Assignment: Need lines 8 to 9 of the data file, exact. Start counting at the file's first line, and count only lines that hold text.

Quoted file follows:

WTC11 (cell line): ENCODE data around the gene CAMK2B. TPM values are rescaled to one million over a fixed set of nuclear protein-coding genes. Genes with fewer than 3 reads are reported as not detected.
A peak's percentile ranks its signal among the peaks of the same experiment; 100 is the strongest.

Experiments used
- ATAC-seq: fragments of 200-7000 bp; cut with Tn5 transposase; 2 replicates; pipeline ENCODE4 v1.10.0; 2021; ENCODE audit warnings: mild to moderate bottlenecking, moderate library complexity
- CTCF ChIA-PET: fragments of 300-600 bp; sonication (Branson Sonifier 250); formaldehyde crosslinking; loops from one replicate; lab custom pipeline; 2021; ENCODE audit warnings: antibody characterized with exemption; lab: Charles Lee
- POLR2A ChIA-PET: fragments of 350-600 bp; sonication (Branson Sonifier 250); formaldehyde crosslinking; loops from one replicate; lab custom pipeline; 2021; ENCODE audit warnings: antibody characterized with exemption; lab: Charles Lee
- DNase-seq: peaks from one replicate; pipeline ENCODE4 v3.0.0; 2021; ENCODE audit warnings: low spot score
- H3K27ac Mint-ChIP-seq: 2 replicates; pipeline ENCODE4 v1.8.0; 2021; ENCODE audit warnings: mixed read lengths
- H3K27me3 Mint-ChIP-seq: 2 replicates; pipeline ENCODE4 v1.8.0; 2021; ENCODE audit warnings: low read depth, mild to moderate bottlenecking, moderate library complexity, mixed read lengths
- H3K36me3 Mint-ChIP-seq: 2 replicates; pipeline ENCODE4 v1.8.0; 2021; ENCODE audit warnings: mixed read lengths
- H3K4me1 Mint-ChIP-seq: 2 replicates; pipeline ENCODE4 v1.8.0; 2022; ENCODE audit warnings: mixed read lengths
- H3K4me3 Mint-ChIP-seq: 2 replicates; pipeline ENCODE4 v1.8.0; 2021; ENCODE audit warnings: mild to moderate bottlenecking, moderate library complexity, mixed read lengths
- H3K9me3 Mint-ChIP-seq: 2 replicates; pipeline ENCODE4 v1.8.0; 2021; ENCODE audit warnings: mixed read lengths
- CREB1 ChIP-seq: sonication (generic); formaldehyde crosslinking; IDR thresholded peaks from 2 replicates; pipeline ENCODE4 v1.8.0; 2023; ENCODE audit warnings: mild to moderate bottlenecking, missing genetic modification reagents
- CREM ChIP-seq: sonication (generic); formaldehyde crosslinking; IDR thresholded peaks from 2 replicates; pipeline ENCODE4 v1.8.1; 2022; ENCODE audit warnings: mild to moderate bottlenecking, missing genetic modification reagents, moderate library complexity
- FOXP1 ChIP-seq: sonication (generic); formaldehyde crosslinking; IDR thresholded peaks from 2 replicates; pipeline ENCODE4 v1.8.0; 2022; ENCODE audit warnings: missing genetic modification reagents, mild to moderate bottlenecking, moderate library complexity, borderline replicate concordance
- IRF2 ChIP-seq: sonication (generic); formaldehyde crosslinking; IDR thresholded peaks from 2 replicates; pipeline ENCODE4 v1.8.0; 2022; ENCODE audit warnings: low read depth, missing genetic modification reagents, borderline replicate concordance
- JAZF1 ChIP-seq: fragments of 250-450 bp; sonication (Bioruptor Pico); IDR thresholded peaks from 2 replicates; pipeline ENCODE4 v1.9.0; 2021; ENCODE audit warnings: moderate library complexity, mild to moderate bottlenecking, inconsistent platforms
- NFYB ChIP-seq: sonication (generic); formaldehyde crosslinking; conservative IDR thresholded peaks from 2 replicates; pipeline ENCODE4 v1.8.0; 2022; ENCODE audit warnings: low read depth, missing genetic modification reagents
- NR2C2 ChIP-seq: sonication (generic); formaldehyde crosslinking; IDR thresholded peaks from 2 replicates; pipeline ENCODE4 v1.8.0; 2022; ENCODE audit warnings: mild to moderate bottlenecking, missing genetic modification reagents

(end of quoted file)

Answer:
- H3K27ac Mint-ChIP-seq: 2 replicates; pipeline ENCODE4 v1.8.0; 2021; ENCODE audit warnings: mixed read lengths
- H3K27me3 Mint-ChIP-seq: 2 replicates; pipeline ENCODE4 v1.8.0; 2021; ENCODE audit warnings: low read depth, mild to moderate bottlenecking, moderate library complexity, mixed read lengths